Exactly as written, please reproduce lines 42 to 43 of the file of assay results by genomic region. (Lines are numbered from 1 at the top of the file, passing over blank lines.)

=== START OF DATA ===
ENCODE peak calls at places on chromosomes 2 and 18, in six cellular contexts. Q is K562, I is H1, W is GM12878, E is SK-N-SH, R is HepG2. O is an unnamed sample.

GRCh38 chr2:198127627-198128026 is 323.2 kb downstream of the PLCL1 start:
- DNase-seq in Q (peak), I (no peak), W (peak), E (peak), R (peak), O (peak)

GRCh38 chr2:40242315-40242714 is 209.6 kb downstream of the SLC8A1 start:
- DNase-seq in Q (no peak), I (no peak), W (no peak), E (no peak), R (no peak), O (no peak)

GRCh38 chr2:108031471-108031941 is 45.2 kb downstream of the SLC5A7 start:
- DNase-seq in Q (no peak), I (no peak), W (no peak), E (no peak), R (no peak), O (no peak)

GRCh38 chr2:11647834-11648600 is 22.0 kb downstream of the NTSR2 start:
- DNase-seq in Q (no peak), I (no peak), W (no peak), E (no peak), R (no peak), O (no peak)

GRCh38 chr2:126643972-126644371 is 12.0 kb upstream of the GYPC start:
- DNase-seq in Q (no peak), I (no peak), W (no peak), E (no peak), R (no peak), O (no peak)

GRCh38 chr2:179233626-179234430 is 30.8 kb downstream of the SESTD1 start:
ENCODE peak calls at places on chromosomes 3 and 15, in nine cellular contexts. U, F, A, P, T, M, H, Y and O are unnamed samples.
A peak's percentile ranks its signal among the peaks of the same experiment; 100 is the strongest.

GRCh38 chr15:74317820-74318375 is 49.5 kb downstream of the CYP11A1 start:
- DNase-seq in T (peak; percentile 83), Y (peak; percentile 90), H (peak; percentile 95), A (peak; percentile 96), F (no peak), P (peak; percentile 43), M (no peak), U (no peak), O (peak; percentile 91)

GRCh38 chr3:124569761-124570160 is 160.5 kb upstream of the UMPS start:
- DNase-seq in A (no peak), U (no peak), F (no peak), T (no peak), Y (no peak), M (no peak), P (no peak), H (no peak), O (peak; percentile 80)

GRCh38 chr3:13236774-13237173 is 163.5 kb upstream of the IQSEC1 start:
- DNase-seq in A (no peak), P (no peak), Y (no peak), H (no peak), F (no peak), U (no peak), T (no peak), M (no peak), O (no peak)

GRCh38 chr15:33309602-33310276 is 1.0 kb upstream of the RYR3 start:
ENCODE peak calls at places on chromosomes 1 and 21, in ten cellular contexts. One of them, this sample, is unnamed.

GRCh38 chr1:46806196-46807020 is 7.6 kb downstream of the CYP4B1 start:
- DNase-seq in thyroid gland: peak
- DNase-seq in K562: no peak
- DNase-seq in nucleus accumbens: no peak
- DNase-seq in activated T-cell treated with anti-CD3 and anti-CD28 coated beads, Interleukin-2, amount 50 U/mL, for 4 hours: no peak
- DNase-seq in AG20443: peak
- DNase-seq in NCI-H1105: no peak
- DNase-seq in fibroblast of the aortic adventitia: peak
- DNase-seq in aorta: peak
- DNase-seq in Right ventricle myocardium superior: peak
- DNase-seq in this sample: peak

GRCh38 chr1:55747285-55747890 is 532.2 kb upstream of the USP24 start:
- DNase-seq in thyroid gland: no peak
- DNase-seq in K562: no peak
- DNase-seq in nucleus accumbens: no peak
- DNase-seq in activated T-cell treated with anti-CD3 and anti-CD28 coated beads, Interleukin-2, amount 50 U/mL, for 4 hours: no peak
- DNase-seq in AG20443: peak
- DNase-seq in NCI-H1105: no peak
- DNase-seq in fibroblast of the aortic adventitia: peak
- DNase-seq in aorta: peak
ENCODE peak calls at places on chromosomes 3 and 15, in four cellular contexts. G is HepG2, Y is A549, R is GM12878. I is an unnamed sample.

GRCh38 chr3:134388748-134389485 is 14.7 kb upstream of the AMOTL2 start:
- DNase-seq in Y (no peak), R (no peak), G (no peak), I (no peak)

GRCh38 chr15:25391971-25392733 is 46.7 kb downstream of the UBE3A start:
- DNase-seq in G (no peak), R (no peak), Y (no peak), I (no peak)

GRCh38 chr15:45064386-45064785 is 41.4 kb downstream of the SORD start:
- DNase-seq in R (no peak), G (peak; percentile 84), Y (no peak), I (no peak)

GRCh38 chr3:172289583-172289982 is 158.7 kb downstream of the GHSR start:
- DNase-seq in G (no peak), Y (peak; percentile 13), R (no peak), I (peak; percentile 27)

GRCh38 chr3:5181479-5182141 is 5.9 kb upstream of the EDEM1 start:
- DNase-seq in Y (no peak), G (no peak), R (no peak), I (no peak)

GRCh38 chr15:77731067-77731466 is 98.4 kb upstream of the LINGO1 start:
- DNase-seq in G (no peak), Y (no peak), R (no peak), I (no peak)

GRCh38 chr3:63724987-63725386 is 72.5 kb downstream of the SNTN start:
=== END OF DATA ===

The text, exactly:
- DNase-seq in aorta: peak
ENCODE peak calls at places on chromosomes 3 and 15, in four cellular contexts. G is HepG2, Y is A549, R is GM12878. I is an unnamed sample.